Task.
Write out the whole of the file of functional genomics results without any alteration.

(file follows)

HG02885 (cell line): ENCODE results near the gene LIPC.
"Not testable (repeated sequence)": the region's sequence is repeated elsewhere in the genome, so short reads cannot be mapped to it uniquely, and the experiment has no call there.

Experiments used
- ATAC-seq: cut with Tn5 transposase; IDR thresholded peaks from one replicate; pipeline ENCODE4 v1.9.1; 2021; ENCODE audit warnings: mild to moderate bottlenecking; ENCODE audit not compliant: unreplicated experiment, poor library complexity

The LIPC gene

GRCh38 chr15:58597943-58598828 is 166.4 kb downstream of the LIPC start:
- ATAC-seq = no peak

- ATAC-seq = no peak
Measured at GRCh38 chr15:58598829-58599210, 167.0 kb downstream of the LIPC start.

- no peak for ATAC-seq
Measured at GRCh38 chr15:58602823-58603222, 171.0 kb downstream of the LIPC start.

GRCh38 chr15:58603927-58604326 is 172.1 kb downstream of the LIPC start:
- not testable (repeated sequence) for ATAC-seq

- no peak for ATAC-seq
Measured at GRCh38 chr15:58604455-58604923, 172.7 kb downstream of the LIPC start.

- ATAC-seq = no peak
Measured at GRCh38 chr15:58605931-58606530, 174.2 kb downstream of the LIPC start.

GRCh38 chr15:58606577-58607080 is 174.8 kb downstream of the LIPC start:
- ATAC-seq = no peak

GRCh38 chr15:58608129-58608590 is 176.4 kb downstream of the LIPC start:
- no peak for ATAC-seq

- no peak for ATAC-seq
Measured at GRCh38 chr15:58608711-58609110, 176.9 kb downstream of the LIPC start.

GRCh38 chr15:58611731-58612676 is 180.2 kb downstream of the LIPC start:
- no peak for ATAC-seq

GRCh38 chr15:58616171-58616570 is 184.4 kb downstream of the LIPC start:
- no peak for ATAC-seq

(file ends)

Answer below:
HG02885 (cell line): ENCODE results near the gene LIPC.
"Not testable (repeated sequence)": the region's sequence is repeated elsewhere in the genome, so short reads cannot be mapped to it uniquely, and the experiment has no call there.

Experiments used
- ATAC-seq: cut with Tn5 transposase; IDR thresholded peaks from one replicate; pipeline ENCODE4 v1.9.1; 2021; ENCODE audit warnings: mild to moderate bottlenecking; ENCODE audit not compliant: unreplicated experiment, poor library complexity

The LIPC gene

GRCh38 chr15:58597943-58598828 is 166.4 kb downstream of the LIPC start:
- ATAC-seq = no peak

- ATAC-seq = no peak
Measured at GRCh38 chr15:58598829-58599210, 167.0 kb downstream of the LIPC start.

- no peak for ATAC-seq
Measured at GRCh38 chr15:58602823-58603222, 171.0 kb downstream of the LIPC start.

GRCh38 chr15:58603927-58604326 is 172.1 kb downstream of the LIPC start:
- not testable (repeated sequence) for ATAC-seq

- no peak for ATAC-seq
Measured at GRCh38 chr15:58604455-58604923, 172.7 kb downstream of the LIPC start.

- ATAC-seq = no peak
Measured at GRCh38 chr15:58605931-58606530, 174.2 kb downstream of the LIPC start.

GRCh38 chr15:58606577-58607080 is 174.8 kb downstream of the LIPC start:
- ATAC-seq = no peak

GRCh38 chr15:58608129-58608590 is 176.4 kb downstream of the LIPC start:
- no peak for ATAC-seq

- no peak for ATAC-seq
Measured at GRCh38 chr15:58608711-58609110, 176.9 kb downstream of the LIPC start.

GRCh38 chr15:58611731-58612676 is 180.2 kb downstream of the LIPC start:
- no peak for ATAC-seq

GRCh38 chr15:58616171-58616570 is 184.4 kb downstream of the LIPC start:
- no peak for ATAC-seq